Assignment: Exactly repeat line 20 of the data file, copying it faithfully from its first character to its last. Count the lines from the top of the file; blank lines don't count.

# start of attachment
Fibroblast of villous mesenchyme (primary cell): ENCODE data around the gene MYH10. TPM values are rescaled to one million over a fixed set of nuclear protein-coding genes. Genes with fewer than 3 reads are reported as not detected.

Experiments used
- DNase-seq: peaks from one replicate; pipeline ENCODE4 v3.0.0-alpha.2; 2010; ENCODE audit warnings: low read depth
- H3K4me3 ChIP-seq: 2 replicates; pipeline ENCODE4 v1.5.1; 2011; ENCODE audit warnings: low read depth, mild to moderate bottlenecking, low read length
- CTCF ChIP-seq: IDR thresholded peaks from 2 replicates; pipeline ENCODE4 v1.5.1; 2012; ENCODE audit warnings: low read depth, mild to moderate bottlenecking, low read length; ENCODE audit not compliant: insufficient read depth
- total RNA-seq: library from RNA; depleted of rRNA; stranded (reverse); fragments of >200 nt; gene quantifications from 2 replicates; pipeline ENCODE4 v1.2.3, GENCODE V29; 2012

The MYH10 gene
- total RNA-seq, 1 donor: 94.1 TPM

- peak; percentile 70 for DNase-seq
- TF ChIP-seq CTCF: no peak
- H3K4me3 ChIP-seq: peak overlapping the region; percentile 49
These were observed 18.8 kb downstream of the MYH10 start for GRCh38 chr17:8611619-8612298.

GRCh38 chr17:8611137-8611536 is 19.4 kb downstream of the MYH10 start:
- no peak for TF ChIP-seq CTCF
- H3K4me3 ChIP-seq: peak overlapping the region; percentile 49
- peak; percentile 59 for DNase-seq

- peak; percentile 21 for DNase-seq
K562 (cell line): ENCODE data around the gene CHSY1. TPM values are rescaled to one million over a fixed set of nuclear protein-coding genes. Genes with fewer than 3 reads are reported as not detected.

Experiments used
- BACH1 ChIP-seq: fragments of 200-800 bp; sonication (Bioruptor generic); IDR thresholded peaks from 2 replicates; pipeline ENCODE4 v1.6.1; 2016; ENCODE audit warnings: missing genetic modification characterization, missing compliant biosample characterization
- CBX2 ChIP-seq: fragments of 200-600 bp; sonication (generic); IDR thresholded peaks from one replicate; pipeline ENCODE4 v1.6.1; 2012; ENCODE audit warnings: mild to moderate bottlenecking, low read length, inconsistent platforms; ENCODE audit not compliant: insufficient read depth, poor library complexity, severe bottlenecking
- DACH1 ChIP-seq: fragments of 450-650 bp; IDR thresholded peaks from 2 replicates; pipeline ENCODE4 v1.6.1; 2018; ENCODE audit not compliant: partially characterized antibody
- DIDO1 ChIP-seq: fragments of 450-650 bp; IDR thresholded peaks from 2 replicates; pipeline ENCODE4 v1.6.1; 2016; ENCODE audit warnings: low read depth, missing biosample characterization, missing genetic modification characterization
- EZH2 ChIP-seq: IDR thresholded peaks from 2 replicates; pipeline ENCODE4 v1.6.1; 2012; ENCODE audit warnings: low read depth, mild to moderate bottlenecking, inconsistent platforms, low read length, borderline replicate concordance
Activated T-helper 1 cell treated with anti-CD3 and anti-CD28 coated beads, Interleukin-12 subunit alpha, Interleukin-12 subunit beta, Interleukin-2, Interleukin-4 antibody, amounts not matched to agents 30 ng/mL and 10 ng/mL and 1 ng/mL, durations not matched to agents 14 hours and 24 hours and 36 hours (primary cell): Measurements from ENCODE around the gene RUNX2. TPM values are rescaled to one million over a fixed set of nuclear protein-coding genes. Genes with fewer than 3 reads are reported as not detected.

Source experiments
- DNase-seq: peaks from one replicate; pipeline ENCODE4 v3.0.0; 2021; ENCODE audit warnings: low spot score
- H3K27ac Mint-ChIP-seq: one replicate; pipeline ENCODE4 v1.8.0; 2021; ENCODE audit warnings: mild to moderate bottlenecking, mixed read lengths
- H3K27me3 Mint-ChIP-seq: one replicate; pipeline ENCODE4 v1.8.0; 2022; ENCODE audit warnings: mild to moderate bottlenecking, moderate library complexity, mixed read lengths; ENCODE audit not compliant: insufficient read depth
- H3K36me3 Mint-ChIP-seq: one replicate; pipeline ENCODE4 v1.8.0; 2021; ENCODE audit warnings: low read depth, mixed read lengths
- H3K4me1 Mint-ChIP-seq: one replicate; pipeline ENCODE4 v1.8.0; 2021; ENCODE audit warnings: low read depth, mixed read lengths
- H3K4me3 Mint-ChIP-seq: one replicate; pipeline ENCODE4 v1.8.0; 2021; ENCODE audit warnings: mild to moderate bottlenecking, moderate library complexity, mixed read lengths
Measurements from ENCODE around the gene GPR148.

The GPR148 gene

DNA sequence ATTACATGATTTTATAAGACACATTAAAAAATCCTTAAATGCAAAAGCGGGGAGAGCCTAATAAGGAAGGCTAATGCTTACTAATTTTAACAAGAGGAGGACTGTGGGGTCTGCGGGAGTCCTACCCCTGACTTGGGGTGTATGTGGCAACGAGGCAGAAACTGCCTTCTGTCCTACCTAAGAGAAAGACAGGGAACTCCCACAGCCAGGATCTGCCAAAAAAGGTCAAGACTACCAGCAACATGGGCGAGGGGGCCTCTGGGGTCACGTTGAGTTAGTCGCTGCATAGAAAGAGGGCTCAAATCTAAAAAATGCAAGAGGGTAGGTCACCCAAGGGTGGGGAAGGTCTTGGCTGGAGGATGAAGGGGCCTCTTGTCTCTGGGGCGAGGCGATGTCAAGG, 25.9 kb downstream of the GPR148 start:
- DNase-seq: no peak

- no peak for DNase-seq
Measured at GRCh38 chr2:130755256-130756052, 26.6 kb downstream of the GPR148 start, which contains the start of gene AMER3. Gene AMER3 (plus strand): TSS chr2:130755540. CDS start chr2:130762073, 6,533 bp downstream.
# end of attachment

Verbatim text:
- BACH1 ChIP-seq: fragments of 200-800 bp; sonication (Bioruptor generic); IDR thresholded peaks from 2 replicates; pipeline ENCODE4 v1.6.1; 2016; ENCODE audit warnings: missing genetic modification characterization, missing compliant biosample characterization